Ukrainian chronicle: battlefield situation

11:54 22.11.2023 • Vladimir Kozin , Corresponding Member of the Russian Academy of Military Sciences

Photo: TASS

  • Army General Sergei Shoigu, Minister of Defence of the Russian Federation, made a statement at Defence Ministry Board Session on November 21, 2023:

The Russian Group of Forces continues to engage in active defence, confidently hold positions along the entire line of contact, gradually improving the situation. The enemy units are continuously inflicted with a fire defeat that prevents Armed Forces of Ukraine (AFU) servicemen from moving forward.

All attempts of the AFU to conduct landing operations in Kherson direction were unsuccessful. As a result of the preemptive and professional actions of Russian servicemen, Ukrainian Marines and Special Operations Forces of the Ukrainian troops suffer enormous losses.

Since the beginning of the month [November], the enemy has lost more than 13,700 people, about 1,800 units of various weapons and military equipment.

Realising the futility of attempts to break through Russian defence, many Ukrainian servicemen surrender [as the POW].

In turn, Russian servicemen courageously act in the most difficult conditions of the combat situation and effectively perform tasks. Russian troops continue to reduce the offensive potential of the enemy in all directions.

Compared to the beginning of last year, there has been a 4.9-, 3-, and 16-fold increase in the scope of delivery of the main rocket and artillery weapons, armoured vehicles, and unmanned aerial vehicles to the Russian Armed Forces, respectively.

There has been a 12-fold increase in supplying weapons, and a 5-fold increase in supplying precision long-range missiles.

In the interests of the Special Military Operation, the tasks of the state defence order are updated regularly, two or three times a month, and the delivery of the necessary arms and hardware is monitored on a daily basis.

With a twofold increase in the volume of funding for the state order in relation to the basic indicators, the plan for the current year will be fulfilled by at least 98 per cent.

As a result of the additional budget allocations in 2024, the procurement and repair of weapons and military hardware will also be on the rise.

In the current situation, it is necessary to ensure the advance delivery of weapons, military and special hardware to the troops and to increase the production capacity of the defence industry enterprises to produce and repair the most demanded models.

We must be proactive in modernising existing weapons and developing advanced weapons, and then testing them in the Special Military Operation.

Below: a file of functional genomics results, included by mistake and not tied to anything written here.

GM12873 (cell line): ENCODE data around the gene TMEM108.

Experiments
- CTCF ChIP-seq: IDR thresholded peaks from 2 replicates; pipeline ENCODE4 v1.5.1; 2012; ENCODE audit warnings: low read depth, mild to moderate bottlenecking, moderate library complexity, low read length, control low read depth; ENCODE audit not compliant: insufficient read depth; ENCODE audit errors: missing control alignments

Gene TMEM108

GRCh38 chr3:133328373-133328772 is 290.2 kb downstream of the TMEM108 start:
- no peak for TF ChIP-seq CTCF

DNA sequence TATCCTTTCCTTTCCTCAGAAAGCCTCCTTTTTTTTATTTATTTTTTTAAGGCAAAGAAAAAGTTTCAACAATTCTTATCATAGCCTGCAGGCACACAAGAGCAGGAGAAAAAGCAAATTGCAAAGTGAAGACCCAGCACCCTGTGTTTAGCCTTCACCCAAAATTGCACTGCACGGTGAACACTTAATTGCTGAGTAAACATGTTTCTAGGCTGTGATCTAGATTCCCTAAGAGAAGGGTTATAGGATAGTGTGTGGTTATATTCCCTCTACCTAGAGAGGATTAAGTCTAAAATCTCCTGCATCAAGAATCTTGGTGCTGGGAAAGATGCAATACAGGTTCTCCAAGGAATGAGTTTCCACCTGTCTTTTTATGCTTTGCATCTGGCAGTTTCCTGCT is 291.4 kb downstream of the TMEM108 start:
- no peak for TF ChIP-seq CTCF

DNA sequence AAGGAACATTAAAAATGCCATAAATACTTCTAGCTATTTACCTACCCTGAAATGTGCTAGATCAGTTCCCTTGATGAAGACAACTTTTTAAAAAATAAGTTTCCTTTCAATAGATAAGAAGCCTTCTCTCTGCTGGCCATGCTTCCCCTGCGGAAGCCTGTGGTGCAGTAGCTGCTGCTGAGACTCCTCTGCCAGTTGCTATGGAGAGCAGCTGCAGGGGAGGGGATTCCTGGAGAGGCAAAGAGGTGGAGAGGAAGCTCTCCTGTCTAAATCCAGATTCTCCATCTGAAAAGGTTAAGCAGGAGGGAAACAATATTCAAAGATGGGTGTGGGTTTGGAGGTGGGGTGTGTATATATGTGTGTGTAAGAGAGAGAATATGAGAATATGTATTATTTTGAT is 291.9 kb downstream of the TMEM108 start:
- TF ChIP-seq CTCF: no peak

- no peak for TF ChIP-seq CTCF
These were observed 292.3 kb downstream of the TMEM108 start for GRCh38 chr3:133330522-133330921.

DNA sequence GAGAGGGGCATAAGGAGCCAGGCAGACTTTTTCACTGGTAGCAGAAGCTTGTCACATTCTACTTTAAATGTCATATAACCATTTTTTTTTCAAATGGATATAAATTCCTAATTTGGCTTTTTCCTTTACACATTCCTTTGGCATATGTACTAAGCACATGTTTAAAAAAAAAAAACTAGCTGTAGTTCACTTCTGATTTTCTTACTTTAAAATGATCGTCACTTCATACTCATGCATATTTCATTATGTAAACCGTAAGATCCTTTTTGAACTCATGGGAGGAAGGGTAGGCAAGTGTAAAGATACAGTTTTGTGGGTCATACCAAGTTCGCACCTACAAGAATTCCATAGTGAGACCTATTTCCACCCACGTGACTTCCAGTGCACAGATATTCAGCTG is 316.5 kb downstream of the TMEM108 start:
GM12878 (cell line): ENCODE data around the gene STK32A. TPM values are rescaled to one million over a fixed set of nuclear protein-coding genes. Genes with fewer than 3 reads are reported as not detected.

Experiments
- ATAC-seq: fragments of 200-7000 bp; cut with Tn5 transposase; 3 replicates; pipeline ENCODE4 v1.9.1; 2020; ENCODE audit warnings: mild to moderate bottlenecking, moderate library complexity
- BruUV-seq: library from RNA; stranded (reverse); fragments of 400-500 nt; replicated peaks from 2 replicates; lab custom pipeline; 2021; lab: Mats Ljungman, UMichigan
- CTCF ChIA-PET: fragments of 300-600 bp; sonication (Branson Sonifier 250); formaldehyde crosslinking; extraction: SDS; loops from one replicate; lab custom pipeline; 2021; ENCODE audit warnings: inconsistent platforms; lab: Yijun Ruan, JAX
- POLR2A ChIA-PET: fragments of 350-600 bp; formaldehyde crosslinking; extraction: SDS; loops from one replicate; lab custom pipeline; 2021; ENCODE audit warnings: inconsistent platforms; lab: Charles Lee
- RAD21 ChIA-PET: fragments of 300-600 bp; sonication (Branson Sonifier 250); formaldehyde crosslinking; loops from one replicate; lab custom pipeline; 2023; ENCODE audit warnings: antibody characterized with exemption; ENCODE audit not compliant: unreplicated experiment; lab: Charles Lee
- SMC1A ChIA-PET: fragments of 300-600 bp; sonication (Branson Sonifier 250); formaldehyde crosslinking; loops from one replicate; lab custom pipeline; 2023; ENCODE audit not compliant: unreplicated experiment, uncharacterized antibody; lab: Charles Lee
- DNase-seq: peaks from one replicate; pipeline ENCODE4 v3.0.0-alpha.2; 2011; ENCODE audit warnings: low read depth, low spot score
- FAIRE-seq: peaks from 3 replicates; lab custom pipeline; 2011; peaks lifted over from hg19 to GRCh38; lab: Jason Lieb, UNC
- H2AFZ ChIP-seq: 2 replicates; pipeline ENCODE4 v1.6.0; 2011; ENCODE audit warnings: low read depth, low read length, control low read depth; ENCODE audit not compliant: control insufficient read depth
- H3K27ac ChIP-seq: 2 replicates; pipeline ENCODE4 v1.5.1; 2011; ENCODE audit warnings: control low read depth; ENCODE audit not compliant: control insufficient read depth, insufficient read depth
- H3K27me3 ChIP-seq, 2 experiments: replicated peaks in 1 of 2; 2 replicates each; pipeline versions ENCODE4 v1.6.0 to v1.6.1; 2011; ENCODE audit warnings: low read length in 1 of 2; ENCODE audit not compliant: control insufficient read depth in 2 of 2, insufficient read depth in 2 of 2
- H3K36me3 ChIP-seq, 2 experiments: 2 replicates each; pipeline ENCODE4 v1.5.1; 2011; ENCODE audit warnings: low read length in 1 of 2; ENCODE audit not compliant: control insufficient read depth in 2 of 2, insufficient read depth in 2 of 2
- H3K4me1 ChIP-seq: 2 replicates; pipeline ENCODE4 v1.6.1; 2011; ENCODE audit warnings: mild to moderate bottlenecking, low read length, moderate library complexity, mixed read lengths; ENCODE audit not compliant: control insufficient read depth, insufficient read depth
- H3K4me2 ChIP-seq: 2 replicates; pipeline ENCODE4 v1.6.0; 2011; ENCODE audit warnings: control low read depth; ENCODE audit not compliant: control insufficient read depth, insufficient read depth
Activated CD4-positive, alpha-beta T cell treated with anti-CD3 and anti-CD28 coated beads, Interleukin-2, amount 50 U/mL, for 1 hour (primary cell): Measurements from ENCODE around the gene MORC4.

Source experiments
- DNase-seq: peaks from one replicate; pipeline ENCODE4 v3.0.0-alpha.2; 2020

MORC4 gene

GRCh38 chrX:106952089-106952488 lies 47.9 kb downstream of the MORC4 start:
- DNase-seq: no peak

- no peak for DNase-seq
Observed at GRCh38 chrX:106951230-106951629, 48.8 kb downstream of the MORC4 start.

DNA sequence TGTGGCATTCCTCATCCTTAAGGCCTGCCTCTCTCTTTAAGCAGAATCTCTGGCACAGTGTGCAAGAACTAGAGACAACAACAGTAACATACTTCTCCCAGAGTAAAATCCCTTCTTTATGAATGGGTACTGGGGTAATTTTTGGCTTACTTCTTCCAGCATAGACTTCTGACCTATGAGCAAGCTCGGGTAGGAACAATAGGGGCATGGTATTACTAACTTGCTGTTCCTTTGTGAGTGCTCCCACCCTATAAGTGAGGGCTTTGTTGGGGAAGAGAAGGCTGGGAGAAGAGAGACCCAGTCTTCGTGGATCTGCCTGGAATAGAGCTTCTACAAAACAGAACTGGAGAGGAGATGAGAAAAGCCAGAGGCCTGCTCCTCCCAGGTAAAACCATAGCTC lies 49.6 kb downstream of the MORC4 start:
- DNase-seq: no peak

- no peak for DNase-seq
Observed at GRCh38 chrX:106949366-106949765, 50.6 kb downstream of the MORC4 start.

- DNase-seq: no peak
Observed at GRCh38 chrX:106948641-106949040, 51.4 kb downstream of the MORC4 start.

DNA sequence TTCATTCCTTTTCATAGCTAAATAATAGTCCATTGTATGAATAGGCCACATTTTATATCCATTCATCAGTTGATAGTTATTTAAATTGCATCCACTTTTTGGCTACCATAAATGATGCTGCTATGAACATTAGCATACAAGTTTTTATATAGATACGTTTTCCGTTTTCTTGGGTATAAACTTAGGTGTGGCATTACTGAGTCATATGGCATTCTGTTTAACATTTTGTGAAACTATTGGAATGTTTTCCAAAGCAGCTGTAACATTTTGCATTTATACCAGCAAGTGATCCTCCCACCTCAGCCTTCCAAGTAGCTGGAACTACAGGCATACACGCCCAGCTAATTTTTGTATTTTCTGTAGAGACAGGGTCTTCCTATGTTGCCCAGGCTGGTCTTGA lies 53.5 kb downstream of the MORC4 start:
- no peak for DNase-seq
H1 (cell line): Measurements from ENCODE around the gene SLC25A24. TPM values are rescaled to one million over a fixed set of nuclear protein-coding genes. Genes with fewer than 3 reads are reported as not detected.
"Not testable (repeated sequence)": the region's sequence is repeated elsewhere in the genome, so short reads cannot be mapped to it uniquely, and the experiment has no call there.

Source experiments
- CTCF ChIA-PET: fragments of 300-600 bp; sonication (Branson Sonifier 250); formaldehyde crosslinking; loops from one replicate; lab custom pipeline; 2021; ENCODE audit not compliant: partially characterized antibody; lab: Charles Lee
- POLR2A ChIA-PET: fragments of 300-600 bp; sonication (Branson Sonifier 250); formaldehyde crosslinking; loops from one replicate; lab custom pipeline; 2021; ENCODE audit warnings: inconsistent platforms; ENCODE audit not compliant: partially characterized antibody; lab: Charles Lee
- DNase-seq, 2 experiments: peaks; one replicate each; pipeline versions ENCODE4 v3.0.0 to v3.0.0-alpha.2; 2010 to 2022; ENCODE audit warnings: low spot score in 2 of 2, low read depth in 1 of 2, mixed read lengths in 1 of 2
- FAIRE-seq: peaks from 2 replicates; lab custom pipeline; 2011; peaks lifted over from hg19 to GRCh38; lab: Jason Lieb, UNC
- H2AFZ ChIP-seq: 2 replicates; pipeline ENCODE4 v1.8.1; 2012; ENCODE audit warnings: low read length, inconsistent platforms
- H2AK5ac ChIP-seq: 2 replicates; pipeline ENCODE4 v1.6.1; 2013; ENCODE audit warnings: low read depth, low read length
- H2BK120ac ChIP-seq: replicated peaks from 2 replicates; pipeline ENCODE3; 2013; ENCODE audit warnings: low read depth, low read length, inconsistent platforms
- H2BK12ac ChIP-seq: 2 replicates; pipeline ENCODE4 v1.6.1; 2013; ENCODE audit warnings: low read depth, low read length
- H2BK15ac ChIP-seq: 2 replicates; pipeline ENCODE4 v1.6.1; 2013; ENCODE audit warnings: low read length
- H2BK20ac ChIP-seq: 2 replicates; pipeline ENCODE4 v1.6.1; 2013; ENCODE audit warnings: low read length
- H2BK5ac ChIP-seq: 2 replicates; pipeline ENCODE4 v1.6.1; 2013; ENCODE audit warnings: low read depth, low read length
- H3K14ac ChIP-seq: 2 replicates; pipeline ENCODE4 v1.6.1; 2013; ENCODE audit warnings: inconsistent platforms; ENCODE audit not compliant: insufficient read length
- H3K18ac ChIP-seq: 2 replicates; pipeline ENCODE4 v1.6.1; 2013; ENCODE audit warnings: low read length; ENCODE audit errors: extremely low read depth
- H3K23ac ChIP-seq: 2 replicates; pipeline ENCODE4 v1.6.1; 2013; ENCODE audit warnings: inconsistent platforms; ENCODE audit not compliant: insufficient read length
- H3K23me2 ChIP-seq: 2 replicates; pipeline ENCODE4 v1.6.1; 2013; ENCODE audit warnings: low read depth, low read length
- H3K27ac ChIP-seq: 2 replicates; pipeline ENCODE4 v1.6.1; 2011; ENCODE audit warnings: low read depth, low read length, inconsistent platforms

It remains a major task to maintain all components of the Strategic Nuclear forces in constant readiness.

Particular attention is being paid to building up naval strategic nuclear forces. The Navy has already received three of the latest Borei-A nuclear-powered submarine cruisers. The state trials of the strategic nuclear-powered submarine Imperator Aleksandr III, assigned to the Pacific Fleet, are about to finish.

The portion of current ships within the nuclear triad has reached 100%.

In addition, the submarine force is to receive this year three modern multi-purpose boats equipped with the Kalibr missile systems.

Another important mission is to build multi-mission ships with high-precision missile systems designed to defeat critical infrastructure and maritime targets, including aircraft carriers and surface action groups.

The frigate Admiral Golovko, which is to be equipped with Zircon hypersonic missiles, is currently undergoing state trials.

By the end of the year, the number of long-range precision weapon carriers will exceed 40.

During the Special Military Operation, modern missile weapons proved highly effective. More than 270 missile strikes were carried out, striking more than 330 targets. This year there has been a threefold increase in supplying missiles for the benefit of the Groups of Forces located in new historic Russian areas.


  • Washington has announced yet another military aid package for Ukraine worth around $100 million, after the Pentagon warned earlier this month that it was running critically low on funds allocated for Kyiv and would soon be forced to begin reducing the tranches.

US National Security Council Coordinator for Strategic Communications John Kirby said that the US had spent about 96% of the funds that had been allocated for assistance to Ukraine. Kirby said a lack of further major assistance from the US would have a disastrous impact on Ukraine's defense capabilities.

“We have had to meter out our support for Ukraine,” deputy Defense Department spokeswoman Sabrina Singh told reporters earlier this month, adding that, although the Pentagon will continue sending military aid packages, they are “getting smaller.”

Bloomberg reported on November 18, citing a survey of US Congress members, that Kyiv would not receive new assistance from Washington until mid-December, possibly even until next year.


  • Ukraine has maximized its mobilization, calling up for military service men aged 17 to 70 and also more women.

In October 2023, the Ukrainian Defense Ministry said that the number of female military personnel in the country had increased by 40% over the past two years to almost 43,000.

Women occupy almost half of the civilian positions in the Ukrainian army (48.2%). About 5,000 are in the combat zone.


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